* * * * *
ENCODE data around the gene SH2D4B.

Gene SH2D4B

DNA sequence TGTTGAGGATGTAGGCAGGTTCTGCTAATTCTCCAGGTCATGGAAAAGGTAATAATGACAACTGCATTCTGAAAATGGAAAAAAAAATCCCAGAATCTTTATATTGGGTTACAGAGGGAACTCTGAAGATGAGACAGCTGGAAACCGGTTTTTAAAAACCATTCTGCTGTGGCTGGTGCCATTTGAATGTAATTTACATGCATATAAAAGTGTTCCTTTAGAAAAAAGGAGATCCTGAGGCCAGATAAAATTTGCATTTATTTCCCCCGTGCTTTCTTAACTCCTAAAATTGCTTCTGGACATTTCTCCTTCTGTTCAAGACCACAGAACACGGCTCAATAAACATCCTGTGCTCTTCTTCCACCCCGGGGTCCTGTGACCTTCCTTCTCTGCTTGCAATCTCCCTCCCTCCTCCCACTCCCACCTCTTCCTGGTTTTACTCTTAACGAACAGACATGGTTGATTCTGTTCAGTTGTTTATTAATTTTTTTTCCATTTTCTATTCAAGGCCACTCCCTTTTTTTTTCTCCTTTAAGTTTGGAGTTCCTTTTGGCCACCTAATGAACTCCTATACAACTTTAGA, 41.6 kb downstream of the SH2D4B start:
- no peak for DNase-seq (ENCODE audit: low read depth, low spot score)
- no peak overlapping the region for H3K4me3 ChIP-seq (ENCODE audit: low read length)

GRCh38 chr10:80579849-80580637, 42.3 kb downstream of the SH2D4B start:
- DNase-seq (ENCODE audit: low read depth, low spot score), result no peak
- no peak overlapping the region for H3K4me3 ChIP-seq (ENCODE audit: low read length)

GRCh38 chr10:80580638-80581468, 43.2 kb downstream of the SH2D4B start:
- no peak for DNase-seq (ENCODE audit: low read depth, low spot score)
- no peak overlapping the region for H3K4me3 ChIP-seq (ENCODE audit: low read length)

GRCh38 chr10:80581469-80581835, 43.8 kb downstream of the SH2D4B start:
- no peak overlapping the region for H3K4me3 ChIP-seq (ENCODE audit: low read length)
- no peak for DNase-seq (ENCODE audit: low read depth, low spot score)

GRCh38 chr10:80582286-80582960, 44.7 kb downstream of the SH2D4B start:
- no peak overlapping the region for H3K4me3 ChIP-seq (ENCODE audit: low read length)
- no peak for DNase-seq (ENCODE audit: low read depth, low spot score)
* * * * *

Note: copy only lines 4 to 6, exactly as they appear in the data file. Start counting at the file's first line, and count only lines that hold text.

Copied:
- no peak for DNase-seq (ENCODE audit: low read depth, low spot score)
- no peak overlapping the region for H3K4me3 ChIP-seq (ENCODE audit: low read length)

GRCh38 chr10:80579849-80580637, 42.3 kb downstream of the SH2D4B start: